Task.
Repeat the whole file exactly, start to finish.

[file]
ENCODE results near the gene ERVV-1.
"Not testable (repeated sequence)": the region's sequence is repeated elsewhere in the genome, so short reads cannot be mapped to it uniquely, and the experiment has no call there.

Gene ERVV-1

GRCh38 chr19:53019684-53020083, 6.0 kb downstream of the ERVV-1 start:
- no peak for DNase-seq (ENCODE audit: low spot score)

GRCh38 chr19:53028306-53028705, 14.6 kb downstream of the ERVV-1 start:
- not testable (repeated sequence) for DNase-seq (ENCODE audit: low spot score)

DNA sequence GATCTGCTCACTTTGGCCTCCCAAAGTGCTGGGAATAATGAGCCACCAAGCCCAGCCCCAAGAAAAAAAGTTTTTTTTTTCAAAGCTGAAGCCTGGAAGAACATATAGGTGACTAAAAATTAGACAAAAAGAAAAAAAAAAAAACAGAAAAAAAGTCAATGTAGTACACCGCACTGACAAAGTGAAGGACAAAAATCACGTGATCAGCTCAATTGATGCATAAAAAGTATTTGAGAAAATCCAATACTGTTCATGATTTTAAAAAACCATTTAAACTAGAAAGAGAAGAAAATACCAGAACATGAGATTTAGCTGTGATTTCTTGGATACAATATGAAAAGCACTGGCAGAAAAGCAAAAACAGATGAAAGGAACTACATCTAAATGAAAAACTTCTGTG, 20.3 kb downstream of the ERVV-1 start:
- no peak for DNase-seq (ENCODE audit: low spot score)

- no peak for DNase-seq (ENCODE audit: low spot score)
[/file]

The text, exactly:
ENCODE results near the gene ERVV-1.
"Not testable (repeated sequence)": the region's sequence is repeated elsewhere in the genome, so short reads cannot be mapped to it uniquely, and the experiment has no call there.

Gene ERVV-1

GRCh38 chr19:53019684-53020083, 6.0 kb downstream of the ERVV-1 start:
- no peak for DNase-seq (ENCODE audit: low spot score)

GRCh38 chr19:53028306-53028705, 14.6 kb downstream of the ERVV-1 start:
- not testable (repeated sequence) for DNase-seq (ENCODE audit: low spot score)

DNA sequence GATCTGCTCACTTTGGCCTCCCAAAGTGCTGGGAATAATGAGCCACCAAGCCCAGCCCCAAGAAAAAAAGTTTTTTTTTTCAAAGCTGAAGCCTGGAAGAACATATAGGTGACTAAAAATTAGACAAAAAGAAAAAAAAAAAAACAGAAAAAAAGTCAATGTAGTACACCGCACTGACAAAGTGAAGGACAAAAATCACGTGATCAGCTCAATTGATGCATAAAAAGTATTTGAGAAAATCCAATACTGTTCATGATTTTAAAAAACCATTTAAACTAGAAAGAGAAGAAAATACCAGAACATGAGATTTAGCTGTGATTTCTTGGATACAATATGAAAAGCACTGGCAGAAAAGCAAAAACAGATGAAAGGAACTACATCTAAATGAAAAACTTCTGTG, 20.3 kb downstream of the ERVV-1 start:
- no peak for DNase-seq (ENCODE audit: low spot score)

- no peak for DNase-seq (ENCODE audit: low spot score)